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Wednesday, March 4, 2015
9 Year Old with Stomach Pain
You have had mother`s ask this questions A mother asked Dr. Gottesman a question about her 9 year old daughter that had stomach pains after she ate. Another mother`s 6 year daughter is having the same problem-for 2 years also. What was the outcome of this little 9 year old girl? My son is 9 years old and has had this problems for about 3 years now. His doctor said kids have nervous stomach, but never has done no test on my son. He has stomach pain right after he eats, sometimes vomiting and diarrehea always. He is like this with anything he eats, he is allergic to milk. Please can you tell me what I should do to help my son!
Stomach pain is common in children particularly school aged children. The cause in many cases is unknown and the diagnosis of chronic recurrent abdominal pain of childhood is given. Some might call this a nervous stomach and some pain in children is clearly anxiety related. It is important to remember that there are as many nerve endings in the GI tract as there are in the brain and movement disorders and bowel distention may cause pain in a child that is not serious in nature.
The challenge for the practicing physician is to determine what abdominal pain in a child is serious. Benign abdominal pain is typically around the belly button, does not awaken the child at night, is relatively short in duration and not associated with vomiting or diarrhea. A few laboratory tests and a good physical exam can exclude more serious problems including inflammatory bowel disease, celiac disease or carbohydrate malabsorption. A careful examination looking at growth and the pattern of growth of the child, the presence of oral ulcers, finger clubbing, blood in the stool or anal disease is sufficient to exclude serious disease. Laboratory tests including blood tests for celiac disease, a blood count and assessment of inflammatory markers, serum liver chemistries and stool for blood and ova and parasites (in patients with diarrhea) should be performed. In both of the described cases, the prolonged duration pain if associated with normal growth should suggest that there is no serious treatable condition. Both cases might merit some modest work-up to exclude more serious conditions as described above.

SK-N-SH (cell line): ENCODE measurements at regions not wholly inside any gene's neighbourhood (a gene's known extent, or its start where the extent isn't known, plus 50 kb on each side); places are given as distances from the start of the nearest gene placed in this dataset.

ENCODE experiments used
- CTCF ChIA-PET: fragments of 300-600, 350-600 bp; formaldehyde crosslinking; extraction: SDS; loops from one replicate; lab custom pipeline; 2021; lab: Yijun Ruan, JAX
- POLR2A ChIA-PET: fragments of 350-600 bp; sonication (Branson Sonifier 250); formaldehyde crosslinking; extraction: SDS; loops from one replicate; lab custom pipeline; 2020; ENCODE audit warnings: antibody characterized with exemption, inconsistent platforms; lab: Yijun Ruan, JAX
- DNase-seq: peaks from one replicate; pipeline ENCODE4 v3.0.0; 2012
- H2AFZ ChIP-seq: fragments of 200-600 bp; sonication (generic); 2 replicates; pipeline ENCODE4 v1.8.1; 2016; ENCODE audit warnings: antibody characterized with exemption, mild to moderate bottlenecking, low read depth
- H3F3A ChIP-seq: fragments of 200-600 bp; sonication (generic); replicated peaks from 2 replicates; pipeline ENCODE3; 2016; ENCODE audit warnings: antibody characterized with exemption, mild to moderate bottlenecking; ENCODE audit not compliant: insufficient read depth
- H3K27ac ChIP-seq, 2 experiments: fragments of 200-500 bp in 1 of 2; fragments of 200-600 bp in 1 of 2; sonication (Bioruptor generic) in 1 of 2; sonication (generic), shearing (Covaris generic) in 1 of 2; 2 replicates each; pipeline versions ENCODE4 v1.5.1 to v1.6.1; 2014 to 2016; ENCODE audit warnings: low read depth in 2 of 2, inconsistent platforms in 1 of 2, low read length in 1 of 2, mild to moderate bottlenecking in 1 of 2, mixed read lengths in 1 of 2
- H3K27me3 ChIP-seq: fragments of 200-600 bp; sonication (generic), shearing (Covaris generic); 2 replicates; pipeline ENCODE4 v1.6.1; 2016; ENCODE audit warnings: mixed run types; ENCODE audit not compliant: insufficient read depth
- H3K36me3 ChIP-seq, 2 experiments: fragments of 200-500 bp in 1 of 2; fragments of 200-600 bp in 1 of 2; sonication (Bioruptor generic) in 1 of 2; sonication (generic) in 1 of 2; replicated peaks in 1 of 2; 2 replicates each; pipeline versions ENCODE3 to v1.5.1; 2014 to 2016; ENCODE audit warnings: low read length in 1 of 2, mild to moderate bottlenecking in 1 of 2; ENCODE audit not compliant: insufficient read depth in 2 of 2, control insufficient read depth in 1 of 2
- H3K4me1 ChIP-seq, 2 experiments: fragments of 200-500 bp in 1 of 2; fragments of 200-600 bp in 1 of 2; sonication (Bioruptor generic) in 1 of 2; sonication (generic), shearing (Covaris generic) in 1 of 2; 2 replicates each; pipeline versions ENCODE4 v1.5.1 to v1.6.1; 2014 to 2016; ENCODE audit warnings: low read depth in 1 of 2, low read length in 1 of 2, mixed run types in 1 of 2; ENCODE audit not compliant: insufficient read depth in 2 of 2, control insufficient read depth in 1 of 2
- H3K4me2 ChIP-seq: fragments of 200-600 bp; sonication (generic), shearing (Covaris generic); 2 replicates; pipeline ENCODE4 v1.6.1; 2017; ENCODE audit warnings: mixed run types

James E Heubi, MD
Professor and Associate Chair of Pediatrics
College of Medicine
University of Cincinnati